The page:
While there is a vast chasm of differing opinions within the player-base in regards to the skill-set necessary to pilot a First-Turn-Knockout deck, the possible dominance of these strategies, and the overall worth they present to the game in general, there should be no such confusion pertaining to their existence. These decks do exist, and I have done my part to document them so they will not be lost to the sands of time (as I fear will no doubt happen to the Traditional Format in general, but I digress). It is, therefore, up to the remainder of the Duelling world as to what they should make of the value of the strategies; they are by no means without their necessary skill required to pilot successfully, and moreover are not without their possible countermeasures. What only needs to further be said is that, without an acceptance of these statements as true (without the recognition that the First-Turn-Knockout is not simply a cheap, unskilful, format-breaking deck), the Traditional Format will never prosper and the brilliance it allows will be lost forever. It should sadden me terrible if such a repugnant occurrence ever became true, for incredible strategies such as this bring the most unique aspects of Yu-Gi-Oh! to the forefront of competition – ultimate forms of speed, power and consistency. Without these, this great game ceases to be what it is.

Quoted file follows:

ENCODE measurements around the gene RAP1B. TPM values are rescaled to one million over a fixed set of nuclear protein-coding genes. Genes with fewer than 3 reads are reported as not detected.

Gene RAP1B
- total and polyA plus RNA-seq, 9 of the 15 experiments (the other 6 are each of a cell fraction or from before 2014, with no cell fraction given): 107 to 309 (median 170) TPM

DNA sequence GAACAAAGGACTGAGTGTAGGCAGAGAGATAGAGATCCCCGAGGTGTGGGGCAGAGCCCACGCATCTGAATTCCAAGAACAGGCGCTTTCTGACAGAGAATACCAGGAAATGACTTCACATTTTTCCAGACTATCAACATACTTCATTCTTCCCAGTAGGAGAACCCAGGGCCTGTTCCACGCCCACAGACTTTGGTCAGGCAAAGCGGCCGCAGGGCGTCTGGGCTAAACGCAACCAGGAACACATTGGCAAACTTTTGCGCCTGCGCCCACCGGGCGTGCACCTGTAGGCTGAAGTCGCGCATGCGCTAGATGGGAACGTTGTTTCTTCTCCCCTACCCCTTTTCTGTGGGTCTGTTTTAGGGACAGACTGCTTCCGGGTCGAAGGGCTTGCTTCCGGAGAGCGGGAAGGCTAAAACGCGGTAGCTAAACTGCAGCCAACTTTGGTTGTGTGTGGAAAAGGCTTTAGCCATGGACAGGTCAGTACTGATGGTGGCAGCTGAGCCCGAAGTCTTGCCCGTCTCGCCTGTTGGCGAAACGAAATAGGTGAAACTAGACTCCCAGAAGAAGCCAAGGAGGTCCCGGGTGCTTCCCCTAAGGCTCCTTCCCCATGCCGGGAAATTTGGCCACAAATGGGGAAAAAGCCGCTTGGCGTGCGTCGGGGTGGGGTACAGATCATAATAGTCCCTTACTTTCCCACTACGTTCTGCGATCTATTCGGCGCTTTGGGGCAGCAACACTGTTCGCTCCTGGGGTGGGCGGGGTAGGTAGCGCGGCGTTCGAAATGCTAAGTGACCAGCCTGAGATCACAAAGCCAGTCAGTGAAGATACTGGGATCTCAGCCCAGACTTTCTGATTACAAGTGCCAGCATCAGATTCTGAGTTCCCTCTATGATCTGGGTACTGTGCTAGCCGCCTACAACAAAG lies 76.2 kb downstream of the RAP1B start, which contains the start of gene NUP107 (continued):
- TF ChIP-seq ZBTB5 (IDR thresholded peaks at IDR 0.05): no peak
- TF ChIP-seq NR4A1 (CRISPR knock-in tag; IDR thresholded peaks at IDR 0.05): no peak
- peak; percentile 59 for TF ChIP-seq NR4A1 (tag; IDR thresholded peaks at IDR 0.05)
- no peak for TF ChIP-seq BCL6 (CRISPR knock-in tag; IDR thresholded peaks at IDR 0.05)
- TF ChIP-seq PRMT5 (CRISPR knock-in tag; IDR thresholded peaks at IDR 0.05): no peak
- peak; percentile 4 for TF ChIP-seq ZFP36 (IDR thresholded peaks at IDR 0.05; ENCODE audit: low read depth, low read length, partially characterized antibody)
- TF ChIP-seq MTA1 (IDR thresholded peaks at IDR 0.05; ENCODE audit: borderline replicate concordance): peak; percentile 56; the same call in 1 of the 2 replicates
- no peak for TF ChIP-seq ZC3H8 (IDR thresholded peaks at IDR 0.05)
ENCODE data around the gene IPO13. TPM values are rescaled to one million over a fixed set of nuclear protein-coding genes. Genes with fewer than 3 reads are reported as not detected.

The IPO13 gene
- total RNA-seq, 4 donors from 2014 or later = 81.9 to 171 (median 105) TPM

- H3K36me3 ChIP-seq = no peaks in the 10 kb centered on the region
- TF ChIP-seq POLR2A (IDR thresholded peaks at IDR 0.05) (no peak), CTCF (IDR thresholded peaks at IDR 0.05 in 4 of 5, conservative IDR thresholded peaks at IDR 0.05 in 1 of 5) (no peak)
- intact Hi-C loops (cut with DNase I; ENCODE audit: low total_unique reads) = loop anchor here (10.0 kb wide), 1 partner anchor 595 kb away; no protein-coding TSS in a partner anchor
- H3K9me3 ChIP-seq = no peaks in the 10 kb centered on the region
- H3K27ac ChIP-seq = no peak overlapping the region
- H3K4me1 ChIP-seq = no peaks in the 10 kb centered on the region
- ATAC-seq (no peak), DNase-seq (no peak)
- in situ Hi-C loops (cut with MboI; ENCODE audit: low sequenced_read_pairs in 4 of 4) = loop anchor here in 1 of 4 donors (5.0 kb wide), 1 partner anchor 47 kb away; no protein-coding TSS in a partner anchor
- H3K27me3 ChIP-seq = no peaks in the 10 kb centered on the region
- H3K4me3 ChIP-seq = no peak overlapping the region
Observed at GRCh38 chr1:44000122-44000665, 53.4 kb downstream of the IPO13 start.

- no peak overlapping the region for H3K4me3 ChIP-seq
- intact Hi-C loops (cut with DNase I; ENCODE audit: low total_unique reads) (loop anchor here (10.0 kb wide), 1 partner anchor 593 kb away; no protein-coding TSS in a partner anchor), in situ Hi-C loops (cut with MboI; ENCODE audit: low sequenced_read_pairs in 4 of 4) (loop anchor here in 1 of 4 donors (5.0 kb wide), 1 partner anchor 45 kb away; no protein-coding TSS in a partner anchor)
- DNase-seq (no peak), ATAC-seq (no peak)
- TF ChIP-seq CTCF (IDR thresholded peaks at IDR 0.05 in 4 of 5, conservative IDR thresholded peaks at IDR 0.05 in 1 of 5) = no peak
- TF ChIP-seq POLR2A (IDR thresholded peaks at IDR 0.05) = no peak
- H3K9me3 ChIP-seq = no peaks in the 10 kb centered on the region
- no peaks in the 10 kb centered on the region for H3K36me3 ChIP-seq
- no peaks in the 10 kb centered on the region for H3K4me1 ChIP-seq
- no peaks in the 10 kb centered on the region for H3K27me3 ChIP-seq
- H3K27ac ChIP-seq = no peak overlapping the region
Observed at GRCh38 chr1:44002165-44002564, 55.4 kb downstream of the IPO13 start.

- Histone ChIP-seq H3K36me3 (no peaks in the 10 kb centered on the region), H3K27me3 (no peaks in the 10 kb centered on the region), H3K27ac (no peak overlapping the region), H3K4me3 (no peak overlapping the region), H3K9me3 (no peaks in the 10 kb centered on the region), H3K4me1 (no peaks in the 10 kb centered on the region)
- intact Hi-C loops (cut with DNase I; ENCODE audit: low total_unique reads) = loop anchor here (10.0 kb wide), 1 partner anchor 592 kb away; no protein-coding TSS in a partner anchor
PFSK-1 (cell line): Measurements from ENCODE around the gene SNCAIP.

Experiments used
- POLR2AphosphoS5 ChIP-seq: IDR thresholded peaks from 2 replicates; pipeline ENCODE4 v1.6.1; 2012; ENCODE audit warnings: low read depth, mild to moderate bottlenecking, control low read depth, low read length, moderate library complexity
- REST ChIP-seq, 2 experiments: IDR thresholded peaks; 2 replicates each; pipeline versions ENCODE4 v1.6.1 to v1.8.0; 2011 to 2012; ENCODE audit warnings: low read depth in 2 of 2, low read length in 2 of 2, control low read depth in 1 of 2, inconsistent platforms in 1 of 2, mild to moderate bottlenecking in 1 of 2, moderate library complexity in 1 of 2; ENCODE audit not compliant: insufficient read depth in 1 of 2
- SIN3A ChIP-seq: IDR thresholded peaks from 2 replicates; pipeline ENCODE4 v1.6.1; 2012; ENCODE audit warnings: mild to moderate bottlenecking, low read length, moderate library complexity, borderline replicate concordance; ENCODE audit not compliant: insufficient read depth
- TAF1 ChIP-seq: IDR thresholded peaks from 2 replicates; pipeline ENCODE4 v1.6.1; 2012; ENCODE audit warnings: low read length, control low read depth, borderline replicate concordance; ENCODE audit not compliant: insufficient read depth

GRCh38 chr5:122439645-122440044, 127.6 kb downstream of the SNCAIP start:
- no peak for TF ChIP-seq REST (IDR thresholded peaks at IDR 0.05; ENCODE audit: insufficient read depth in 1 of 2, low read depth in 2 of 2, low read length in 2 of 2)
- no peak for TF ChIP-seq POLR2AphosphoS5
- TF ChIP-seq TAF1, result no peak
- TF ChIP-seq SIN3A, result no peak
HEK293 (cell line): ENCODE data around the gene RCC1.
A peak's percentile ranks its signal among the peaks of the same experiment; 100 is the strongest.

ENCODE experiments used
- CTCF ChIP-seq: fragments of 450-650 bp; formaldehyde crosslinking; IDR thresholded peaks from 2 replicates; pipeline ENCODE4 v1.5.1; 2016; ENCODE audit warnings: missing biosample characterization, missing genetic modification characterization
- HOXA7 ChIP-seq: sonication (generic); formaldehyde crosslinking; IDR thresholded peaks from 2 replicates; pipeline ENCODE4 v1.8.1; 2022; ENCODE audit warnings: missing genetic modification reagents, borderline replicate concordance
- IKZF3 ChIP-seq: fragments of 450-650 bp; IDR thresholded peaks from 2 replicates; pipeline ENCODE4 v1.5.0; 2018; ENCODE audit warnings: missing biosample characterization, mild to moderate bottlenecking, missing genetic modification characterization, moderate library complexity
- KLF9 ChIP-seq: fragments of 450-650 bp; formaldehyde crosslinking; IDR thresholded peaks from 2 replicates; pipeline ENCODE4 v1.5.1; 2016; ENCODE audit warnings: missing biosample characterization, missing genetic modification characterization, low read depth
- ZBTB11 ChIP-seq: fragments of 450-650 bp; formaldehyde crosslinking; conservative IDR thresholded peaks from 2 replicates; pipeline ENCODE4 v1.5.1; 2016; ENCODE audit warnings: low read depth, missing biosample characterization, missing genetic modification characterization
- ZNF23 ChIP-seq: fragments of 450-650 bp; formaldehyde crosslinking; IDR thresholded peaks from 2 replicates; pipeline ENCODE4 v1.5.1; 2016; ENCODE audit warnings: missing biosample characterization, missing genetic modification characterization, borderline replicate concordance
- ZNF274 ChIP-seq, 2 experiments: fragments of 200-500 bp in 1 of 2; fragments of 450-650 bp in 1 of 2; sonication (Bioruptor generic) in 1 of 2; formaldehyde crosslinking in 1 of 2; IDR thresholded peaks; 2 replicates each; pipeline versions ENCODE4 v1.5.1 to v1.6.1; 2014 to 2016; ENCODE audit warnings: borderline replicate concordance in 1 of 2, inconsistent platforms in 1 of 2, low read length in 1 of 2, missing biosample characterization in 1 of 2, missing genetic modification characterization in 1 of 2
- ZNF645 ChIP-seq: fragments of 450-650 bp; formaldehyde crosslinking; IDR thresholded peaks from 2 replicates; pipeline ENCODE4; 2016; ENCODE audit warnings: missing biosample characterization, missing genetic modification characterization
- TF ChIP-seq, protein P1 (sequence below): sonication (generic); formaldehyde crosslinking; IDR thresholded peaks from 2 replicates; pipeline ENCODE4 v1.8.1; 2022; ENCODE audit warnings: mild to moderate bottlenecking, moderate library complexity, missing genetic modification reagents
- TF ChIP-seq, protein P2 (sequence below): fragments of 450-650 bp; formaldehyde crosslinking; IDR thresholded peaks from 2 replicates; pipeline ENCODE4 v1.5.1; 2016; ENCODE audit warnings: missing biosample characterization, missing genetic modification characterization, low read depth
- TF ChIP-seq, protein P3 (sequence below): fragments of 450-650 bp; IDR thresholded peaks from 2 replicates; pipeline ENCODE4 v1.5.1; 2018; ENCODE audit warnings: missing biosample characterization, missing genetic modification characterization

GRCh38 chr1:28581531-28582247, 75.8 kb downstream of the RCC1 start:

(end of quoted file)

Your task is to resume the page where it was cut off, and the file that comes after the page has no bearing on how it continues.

1. Hello Jamie,
    nice article once again.

    But may I have a request; after reading your articles I am interested in the Traditional Format and since noone I know is playing seriously (everyone is running Advanced Decks with the usual suspects like Pot of Greed and Raigeki and they think that's it)I would love to see the Side Decks in order to understand how you counter all these different sort of threats.

    Thanks in advance

  2. Thank you - I am so happy to hear that I have sparked such interest in the Traditional Format! Changing misconceptions was one of the driving forces behind beginning this blog.

    As for your request, I would be only too happy to oblige. There is, of course, an abundance of possible counters to the top decks in Traditional, and it was always my intention, once I had built up a large library of Deck Essays, to expound upon Side-Decking and how it differs from Advanced. Perhaps I shall do it now, in place of the October Deck Essay (for I do not have time to write both).